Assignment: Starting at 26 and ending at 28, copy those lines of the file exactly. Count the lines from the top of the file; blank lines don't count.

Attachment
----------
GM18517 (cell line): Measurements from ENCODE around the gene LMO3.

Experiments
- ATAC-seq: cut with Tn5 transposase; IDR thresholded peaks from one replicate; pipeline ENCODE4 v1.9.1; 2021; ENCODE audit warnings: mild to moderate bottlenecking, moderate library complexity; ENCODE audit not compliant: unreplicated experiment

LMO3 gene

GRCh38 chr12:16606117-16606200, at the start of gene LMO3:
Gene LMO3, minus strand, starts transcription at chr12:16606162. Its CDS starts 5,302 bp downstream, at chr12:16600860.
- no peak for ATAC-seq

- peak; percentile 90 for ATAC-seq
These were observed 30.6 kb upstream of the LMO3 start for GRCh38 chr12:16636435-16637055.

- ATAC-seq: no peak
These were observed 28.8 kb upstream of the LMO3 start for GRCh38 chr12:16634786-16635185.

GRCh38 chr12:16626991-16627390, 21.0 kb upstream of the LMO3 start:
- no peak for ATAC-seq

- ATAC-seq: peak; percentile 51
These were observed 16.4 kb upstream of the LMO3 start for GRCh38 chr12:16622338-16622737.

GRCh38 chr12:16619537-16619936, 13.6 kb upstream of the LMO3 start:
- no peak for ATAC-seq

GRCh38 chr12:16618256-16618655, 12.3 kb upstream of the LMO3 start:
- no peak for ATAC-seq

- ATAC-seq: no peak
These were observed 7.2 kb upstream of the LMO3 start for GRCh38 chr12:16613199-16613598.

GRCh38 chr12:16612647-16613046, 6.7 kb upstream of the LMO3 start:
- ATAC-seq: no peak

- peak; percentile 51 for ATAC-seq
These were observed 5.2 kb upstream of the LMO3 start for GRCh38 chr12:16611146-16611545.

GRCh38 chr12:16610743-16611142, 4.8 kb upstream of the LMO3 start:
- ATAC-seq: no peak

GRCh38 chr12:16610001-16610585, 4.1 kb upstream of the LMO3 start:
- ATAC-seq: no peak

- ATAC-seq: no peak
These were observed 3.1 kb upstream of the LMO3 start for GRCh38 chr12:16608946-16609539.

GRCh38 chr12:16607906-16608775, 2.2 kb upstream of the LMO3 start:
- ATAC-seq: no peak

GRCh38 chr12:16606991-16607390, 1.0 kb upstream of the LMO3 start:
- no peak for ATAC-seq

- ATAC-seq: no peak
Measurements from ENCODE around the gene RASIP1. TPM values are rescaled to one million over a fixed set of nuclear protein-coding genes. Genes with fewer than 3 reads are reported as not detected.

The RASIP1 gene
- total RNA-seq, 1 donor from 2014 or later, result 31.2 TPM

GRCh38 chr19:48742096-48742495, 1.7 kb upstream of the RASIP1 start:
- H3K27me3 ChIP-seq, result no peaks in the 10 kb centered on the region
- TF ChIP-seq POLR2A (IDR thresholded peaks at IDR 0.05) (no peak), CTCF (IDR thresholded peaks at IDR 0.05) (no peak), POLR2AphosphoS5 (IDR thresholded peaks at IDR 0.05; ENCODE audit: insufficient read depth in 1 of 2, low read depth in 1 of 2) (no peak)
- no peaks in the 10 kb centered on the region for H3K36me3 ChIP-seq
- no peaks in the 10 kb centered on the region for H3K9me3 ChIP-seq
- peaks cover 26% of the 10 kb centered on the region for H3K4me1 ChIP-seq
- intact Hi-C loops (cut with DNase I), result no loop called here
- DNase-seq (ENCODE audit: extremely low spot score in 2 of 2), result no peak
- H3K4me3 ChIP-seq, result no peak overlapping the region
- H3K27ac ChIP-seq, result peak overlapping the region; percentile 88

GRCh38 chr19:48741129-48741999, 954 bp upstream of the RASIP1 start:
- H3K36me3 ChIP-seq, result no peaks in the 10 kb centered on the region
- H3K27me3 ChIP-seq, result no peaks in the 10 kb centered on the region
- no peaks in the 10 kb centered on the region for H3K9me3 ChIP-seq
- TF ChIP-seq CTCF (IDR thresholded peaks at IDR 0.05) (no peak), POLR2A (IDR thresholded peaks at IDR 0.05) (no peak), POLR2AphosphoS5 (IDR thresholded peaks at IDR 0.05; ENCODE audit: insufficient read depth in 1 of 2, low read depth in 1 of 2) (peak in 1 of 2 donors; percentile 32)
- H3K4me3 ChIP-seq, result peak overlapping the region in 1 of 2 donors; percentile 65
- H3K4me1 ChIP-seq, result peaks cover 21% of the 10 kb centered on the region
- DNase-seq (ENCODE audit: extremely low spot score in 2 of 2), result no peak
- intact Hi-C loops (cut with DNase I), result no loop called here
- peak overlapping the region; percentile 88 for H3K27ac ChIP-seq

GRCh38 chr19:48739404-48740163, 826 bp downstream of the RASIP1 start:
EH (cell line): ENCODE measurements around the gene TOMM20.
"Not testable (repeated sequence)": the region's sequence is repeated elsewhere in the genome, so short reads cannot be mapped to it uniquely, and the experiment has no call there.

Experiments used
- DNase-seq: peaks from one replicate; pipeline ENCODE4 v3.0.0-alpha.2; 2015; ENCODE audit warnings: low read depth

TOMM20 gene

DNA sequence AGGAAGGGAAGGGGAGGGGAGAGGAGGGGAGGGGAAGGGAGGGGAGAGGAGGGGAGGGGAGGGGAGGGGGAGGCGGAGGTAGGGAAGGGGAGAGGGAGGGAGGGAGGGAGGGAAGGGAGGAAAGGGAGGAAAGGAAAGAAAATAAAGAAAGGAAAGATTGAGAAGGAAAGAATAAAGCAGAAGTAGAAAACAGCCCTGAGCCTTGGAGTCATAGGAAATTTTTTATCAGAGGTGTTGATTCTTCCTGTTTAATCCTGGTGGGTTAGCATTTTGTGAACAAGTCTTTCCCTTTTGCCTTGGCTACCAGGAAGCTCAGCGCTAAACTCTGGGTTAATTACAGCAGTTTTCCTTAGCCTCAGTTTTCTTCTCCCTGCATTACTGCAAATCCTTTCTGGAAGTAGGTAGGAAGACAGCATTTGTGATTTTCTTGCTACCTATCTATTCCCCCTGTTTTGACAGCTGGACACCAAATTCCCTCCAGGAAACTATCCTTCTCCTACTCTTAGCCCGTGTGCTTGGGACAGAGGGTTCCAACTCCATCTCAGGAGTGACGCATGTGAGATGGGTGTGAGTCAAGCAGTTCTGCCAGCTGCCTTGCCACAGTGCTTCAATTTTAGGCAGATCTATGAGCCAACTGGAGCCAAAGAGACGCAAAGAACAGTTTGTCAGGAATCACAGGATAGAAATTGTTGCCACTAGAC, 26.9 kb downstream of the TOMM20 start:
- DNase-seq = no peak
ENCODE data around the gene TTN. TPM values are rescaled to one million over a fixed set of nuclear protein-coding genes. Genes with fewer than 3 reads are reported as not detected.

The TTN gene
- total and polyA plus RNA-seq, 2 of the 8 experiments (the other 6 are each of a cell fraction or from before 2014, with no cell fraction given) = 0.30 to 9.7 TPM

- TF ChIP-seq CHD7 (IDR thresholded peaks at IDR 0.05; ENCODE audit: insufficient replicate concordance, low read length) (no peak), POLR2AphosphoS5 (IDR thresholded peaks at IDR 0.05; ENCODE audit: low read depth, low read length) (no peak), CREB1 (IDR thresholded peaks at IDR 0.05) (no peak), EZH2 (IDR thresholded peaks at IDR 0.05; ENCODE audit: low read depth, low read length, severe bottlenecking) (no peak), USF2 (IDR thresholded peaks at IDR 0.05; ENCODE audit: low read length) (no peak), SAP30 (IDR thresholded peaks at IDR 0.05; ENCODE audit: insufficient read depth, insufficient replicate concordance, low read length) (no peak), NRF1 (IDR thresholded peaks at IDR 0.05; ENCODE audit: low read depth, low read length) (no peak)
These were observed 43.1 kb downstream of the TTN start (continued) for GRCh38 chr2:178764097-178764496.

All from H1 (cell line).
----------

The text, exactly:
GRCh38 chr12:16610743-16611142, 4.8 kb upstream of the LMO3 start:
- ATAC-seq: no peak

GRCh38 chr12:16610001-16610585, 4.1 kb upstream of the LMO3 start: